“It’s All One Case” is a book that any devotee of American detective fiction would kill for. For fans of Ross Macdonald, the finest American detective novelist of the 1950s and ’60s, it’s an absolute essential.
First off, this huge album contains the transcript of 47 hours of talk between Kenneth Millar — Macdonald’s real name — and Rolling Stone reporter Paul Nelson. The conversations, which took place in 1976, were intended for an article that never got written. Soon after the interviews were over, Millar began to exhibit symptoms of Alzheimer’s disease and would never write another book. He died in 1983. Nelson’s life would gradually just fall apart. He died in 2006.
Largely because of Kevin Avery’s devotion and hard work this major work of mystery scholarship has finally appeared in print.
Yet there’s still another reason to covet this book — its pictures, hundreds of them. Virtually every page shows off Jeff Wong’s awe-inspiring collection of material relating to Millar.
Here one can see every Ross Macdonald novel in every hardcover and paperback edition and seemingly all the periodicals — from Ellery Queen’s Mystery Magazine to Cosmopolitan and Gallery — in which Millar published a story or article; reproductions of the writer’s handwritten letters, spiral notebooks and typed manuscripts; pages from Knopf galleys; and even VHS tapes and DVDs of the movies and TV series based on private eye Lew Archer.
In addition, “It’s All One Case” includes dozens of photographs of Millar, as a boy in Canada, at his longtime home in Santa Barbara, and with his wife, the comparably gifted mystery writer Margaret Millar (whose works Soho Press has recently reissued in several omnibus volumes).
Nearly all Lew Archer’s cases — “The Zebra-Striped Hearse ,” “The Chill ” and a half dozen others — deal, more or less, with the sins of an earlier generation wreaking havoc in the present. In the interviews here, Millar admits that he consciously worked and reworked variations on this theme because of its personal relevance: His father walked out on his mother when he wasn’t quite 4, and little Ken grew up being shunted among various relatives, so much so that he had lived in 50 different houses or apartments by the time he was 16.
At an early age, Millar decided to become a writer. He tells Nelson that important influences included Poe and Twain but that F. Scott Fitzgerald’s “The Great Gatsby” was, for him, “the central novel of the century.” He reveres Dashiell Hammett’s “The Maltese Falcon” and deeply admires the early work of James M. Cain: “Nothing has ever been done in its field better than ‘Double Indemnity.’ ” Among favorite contemporary writers, Millar names Nabokov, “who doesn’t really make mistakes.” He regards Dostoevsky “as probably the greatest of all fiction writers.”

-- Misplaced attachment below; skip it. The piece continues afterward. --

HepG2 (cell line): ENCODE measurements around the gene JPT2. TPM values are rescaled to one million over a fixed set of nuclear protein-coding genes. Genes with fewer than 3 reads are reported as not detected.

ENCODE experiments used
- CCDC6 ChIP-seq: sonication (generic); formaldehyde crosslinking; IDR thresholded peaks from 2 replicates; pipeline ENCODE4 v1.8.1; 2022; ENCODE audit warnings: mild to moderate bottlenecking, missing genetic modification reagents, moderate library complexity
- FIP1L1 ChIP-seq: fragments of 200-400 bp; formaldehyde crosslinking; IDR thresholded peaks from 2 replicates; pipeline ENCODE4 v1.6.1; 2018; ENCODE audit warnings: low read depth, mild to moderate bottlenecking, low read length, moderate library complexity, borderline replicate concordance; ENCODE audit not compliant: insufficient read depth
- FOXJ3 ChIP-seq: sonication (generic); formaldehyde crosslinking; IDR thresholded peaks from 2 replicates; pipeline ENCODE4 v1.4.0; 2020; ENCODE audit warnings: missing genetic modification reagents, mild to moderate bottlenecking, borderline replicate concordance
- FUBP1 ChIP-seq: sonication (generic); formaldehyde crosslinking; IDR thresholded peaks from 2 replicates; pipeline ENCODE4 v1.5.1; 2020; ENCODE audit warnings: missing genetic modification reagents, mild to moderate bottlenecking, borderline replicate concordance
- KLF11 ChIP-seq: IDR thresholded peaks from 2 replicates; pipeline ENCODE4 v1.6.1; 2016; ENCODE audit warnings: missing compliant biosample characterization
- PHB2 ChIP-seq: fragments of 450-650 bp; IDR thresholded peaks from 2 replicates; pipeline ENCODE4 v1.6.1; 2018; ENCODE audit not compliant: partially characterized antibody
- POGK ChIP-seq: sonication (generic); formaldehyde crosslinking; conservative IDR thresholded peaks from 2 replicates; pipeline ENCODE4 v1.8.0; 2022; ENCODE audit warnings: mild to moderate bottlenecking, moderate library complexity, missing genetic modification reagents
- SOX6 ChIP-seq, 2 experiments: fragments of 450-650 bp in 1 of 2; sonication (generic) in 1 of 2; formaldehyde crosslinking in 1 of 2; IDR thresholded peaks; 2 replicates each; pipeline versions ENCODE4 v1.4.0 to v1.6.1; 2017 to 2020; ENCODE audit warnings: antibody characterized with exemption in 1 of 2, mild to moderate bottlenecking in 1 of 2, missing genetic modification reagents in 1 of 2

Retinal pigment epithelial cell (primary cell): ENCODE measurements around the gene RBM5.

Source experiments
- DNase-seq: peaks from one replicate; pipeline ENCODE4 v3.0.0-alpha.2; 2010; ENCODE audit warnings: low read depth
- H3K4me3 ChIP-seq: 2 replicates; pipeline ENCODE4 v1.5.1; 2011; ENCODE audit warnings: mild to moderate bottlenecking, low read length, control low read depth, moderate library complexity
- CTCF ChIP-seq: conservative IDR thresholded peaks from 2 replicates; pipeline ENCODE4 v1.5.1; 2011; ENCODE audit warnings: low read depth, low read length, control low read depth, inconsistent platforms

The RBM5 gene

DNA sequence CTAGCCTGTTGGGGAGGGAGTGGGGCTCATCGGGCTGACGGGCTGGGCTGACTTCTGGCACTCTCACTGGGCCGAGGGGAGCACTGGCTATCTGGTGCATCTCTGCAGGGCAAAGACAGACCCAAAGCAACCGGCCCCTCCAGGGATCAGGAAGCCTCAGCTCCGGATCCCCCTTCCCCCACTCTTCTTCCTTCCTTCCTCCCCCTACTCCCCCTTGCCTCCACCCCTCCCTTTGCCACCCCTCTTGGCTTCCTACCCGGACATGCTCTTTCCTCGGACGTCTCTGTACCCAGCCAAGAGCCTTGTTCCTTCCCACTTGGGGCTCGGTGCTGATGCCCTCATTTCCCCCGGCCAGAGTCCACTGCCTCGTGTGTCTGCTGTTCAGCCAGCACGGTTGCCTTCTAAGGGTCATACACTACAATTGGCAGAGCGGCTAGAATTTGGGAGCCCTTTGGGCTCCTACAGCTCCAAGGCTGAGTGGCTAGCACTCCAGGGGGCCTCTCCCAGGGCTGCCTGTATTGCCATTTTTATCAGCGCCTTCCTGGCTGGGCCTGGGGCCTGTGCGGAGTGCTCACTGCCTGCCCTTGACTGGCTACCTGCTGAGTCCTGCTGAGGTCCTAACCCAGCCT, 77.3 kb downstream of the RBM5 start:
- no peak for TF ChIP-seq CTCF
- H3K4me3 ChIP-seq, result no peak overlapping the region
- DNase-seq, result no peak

To write his detective novels, Millar says he spends months scribbling plot details in notebooks and that he deliberately uses symbolic imagery as a structural element. His books are, consequently, both complicated and precisely engineered: “I don’t aim at simplicity.” He also stresses that it’s “the stories of the other people” — Archer’s clients rather than the detective himself — “that really interest me more. Archer is just a means of getting to them and showing them as they are.” Indeed, some of his books, he would argue, “are tragedy or at least aim at it.”
Nonetheless, Millar explains, “I don’t start out with a character. I start out with an idea, which is generally a moral situation. . . . The characters are just notations which together form the book. They do represent energies of course, various kinds of imaginative energy going in different directions, and all that has to be orchestrated and unified. That’s what really is so difficult: to get it all in a proper balance so that each of these energies represented by the twenty or so characters in a book gets its proper place, its proper presentation, and its final place in the structure.” He emphasizes that structure is “the one thing I can do better than my competition, so I spend a lot of time on it.”
Clearly Millar, who earned a Ph.D in English from the University of Michigan, isn’t your average pulp mystery hack. Instead his books honor the hard-boiled tradition, even as they complicate and slightly soften it. These days, however, I suspect that Millar’s novels —despite being reprinted in the Library of America — have fallen into literary limbo, remembered but not much read. Yet his mysteries still pack a wallop, as I discovered when, after many years, I again picked up my copy of “The Galton Case.” From the start, Archer’s voice exhibits the laconic factuality and low-keyed wit we associate with Hammett and Raymond Chandler:
“The law offices of Wellesley and Sable were over a savings bank on the main street of Santa Teresa. Their private elevator lifted you from a bare little lobby into an atmosphere of elegant simplicity. It created the impression that after years of struggle you were rising effortlessly to your natural level, one of the chosen.”
As Millar talks about his life and work in “It’s All One Case,” he does repeat some of the same points again and again. Nonetheless, he absolutely refuses to discuss his daughter Linda, who accidentally killed a young boy when driving drunk at the age of 16 and later died at 31. While Millar admits that his fiction is replete with troubled adolescents, he contends that any personal or autobiographical material has been sublimated, shaped and refracted. He is an artist, after all, and that’s what artists do.
Michael Dirda reviews books on Thursdays in Style.